We are also satisfied that the lower income groups are finding it very difficult to live. It has been suggested that they are spending far more money on alcoholic liquor, tobacco, horse-racing and dog-racing, but that does not seem to be correct. The major portion of a man's wage is spent on his family and any left over is spent on tobacco, beer or some other special luxury. However, all the evidence today is that less money is being spent on beer, horse-racing, dog-racing and the pictures. It is a gradually diminishing quantity, showing that something has happened in relation to individual incomes which is resulting in less being spent on other than absolute necessities. I have asked for the observations on this matter of scores of people in our industrial towns and the general opinion is that they do not find it easy to live a normal life on the wages they are getting now.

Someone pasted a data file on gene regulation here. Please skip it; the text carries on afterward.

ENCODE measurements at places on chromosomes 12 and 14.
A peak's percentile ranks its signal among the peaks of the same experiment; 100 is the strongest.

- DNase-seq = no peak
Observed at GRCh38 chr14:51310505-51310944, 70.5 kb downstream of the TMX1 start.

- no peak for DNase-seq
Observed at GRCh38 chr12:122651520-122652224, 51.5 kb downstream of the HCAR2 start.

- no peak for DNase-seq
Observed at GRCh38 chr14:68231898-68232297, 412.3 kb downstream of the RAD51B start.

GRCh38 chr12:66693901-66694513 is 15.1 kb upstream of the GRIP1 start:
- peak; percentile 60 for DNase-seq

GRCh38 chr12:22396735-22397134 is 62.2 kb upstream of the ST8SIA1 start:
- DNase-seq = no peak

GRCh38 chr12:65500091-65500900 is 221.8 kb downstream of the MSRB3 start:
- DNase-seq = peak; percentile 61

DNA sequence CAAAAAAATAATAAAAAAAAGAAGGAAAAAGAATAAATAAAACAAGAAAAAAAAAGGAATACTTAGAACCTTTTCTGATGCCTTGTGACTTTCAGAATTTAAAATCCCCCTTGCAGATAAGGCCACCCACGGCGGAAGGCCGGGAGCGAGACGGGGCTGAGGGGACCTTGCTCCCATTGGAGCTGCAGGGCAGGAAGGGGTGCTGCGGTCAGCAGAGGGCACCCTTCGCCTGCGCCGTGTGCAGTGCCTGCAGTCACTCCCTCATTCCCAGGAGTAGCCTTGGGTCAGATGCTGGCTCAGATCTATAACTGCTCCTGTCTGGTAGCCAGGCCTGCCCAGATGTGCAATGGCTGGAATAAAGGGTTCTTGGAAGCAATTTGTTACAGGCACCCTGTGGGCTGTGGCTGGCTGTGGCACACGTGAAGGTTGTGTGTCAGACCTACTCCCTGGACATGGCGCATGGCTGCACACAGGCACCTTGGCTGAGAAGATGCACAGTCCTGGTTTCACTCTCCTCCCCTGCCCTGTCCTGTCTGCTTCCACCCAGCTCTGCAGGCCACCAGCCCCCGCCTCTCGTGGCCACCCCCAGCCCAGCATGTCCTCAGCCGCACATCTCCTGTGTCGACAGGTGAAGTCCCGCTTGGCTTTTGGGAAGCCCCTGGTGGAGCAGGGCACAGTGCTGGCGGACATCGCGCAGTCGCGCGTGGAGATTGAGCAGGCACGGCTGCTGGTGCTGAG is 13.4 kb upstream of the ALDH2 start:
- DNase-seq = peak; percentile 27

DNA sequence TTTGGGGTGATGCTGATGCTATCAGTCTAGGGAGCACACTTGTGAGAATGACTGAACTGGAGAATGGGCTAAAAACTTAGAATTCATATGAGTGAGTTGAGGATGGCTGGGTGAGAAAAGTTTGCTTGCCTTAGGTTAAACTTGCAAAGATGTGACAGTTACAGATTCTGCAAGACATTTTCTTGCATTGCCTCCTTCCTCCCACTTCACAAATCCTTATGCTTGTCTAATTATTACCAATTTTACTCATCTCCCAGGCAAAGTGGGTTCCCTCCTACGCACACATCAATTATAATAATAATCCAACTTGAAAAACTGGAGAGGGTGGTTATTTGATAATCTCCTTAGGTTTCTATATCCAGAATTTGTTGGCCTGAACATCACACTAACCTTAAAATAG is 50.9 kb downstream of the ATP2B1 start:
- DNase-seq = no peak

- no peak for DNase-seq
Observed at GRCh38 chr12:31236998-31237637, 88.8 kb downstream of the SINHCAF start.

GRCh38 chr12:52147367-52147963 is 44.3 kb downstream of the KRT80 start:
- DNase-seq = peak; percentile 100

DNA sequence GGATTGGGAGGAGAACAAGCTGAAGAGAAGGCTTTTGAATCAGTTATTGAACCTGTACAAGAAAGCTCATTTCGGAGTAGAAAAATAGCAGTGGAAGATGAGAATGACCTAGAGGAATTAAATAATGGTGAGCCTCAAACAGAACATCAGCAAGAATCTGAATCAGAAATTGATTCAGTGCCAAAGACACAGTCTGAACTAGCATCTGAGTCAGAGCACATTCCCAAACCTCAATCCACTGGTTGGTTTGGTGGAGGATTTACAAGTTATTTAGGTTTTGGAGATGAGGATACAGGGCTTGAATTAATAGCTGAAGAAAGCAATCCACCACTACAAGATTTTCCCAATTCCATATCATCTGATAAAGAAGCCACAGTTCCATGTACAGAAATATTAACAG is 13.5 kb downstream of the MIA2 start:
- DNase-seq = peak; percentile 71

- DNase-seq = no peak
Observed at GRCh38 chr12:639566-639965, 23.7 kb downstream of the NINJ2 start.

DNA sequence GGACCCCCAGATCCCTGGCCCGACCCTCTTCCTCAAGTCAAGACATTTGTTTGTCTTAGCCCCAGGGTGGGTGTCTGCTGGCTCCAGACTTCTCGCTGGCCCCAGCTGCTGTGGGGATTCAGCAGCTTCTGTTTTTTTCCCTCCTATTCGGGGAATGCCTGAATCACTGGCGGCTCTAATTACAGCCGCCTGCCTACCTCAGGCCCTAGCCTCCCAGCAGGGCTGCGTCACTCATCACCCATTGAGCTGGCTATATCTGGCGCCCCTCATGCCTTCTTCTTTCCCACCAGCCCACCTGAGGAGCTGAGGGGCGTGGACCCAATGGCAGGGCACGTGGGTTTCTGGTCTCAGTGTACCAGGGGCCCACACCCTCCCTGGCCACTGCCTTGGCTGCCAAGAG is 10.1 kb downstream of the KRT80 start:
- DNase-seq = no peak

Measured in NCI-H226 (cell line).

It should be borne in mind that this is at a time when employment is better than it has ever been, an age of full employment. If people cannot maintain their standards today, what will be the position if unemployment comes? That problem is exercising the minds of many people in our industrial areas. Fear of unemployment and memories of a bad past have not yet been eliminated. When we say that people should increase their productivity, should apply themselves to new methods of production, and should be prepared to readjust their outlook in the workshop, they cannot be persuaded that the bad past has gone for ever. It is difficult to convince them that they should reconcile themselves to increased productivity knowing that, as a result, a time may come again when unemployment or semi-unemployment will he knocking at the door. At a time when this country had the world at its feet, when we were sending our goods to every corner of the world unchallenged, we did not take advantage of it and build up our machine in the way we should have done. Instead of ploughing back what had been taken out, it went into profits.